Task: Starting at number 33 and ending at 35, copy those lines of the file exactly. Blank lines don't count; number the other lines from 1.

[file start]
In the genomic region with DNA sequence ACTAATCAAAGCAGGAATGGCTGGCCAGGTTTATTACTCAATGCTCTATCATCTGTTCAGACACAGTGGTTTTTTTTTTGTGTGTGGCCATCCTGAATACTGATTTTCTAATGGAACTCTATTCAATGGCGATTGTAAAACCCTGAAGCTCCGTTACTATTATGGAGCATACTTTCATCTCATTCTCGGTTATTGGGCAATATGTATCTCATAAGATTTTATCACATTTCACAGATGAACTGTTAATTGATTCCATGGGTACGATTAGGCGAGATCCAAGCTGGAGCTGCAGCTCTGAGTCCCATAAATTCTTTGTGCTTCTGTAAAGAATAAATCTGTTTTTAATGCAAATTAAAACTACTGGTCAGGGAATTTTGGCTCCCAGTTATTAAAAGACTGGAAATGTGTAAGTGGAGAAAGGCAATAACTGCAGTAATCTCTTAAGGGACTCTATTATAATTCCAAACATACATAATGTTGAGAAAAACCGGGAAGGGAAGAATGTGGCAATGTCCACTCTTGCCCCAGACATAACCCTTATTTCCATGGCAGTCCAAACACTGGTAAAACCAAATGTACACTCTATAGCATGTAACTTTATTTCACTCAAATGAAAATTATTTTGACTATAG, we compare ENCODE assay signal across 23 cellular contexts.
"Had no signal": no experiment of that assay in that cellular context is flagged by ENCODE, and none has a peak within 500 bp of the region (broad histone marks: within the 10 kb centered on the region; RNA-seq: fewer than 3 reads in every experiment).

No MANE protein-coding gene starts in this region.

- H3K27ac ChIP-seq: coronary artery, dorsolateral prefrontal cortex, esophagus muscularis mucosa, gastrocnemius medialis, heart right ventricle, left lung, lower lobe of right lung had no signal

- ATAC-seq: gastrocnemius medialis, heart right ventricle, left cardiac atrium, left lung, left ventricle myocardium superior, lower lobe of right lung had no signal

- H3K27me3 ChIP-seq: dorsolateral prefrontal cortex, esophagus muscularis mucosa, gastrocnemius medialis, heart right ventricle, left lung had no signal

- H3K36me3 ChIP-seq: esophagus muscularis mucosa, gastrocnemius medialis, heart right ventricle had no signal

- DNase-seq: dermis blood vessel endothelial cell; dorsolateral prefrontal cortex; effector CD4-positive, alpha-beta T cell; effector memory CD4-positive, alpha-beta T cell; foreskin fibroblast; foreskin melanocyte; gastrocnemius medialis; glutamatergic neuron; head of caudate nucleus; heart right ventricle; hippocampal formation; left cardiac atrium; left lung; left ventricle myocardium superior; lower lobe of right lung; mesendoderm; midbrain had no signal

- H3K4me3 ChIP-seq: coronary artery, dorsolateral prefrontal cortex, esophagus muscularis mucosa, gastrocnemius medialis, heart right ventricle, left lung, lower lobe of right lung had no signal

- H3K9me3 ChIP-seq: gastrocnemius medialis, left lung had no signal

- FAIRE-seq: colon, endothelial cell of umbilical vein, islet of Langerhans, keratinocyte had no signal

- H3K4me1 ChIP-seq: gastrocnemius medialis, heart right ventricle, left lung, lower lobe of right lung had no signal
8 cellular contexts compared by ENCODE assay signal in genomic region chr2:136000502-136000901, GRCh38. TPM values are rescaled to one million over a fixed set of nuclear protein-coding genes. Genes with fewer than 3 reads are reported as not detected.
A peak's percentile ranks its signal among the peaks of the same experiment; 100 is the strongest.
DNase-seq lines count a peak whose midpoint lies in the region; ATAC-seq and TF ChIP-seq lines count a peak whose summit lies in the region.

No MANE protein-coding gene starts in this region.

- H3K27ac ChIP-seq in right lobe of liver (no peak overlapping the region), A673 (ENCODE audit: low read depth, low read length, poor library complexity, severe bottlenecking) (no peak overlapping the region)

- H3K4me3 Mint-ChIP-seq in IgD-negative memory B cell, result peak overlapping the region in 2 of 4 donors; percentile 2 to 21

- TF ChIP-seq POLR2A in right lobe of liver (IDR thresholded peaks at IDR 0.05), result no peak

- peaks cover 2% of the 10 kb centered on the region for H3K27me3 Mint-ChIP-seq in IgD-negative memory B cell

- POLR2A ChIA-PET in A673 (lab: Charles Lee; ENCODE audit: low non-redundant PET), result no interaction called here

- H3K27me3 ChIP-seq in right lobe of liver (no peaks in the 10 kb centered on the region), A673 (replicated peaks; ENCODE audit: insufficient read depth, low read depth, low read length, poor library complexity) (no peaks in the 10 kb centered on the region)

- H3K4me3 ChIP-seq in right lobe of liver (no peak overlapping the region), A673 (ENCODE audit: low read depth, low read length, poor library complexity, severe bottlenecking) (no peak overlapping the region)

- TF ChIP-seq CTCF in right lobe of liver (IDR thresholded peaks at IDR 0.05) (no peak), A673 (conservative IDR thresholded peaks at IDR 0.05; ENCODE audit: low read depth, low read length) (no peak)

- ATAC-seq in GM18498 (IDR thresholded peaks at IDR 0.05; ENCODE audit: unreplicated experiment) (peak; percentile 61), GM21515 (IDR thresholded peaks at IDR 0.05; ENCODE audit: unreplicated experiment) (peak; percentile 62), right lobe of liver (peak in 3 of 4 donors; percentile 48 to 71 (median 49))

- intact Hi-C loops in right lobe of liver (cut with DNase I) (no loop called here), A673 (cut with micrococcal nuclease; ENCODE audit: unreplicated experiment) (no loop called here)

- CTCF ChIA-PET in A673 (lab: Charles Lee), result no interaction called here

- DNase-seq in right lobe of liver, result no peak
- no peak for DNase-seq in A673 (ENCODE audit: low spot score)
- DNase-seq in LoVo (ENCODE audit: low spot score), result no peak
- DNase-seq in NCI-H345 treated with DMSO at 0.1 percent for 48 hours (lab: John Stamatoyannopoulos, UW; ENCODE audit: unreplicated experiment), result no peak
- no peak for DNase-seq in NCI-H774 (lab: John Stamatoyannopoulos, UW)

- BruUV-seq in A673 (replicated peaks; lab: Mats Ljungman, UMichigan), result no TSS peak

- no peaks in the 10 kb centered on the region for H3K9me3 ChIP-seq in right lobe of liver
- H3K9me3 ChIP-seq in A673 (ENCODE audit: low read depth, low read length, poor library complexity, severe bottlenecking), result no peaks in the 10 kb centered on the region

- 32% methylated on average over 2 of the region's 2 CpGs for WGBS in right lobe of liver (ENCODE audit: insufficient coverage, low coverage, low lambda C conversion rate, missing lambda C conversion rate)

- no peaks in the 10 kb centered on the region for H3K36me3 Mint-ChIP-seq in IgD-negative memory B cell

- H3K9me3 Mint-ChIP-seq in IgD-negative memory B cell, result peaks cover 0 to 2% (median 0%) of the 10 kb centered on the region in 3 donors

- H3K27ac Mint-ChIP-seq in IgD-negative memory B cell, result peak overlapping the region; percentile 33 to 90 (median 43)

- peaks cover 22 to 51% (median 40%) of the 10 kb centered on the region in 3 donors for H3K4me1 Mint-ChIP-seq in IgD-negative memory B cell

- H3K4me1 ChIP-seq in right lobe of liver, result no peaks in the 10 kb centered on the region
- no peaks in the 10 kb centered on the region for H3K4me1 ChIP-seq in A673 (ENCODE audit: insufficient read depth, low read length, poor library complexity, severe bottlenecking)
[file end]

- BruUV-seq in A673 (replicated peaks; lab: Mats Ljungman, UMichigan), result no TSS peak

- no peaks in the 10 kb centered on the region for H3K9me3 ChIP-seq in right lobe of liver
- H3K9me3 ChIP-seq in A673 (ENCODE audit: low read depth, low read length, poor library complexity, severe bottlenecking), result no peaks in the 10 kb centered on the region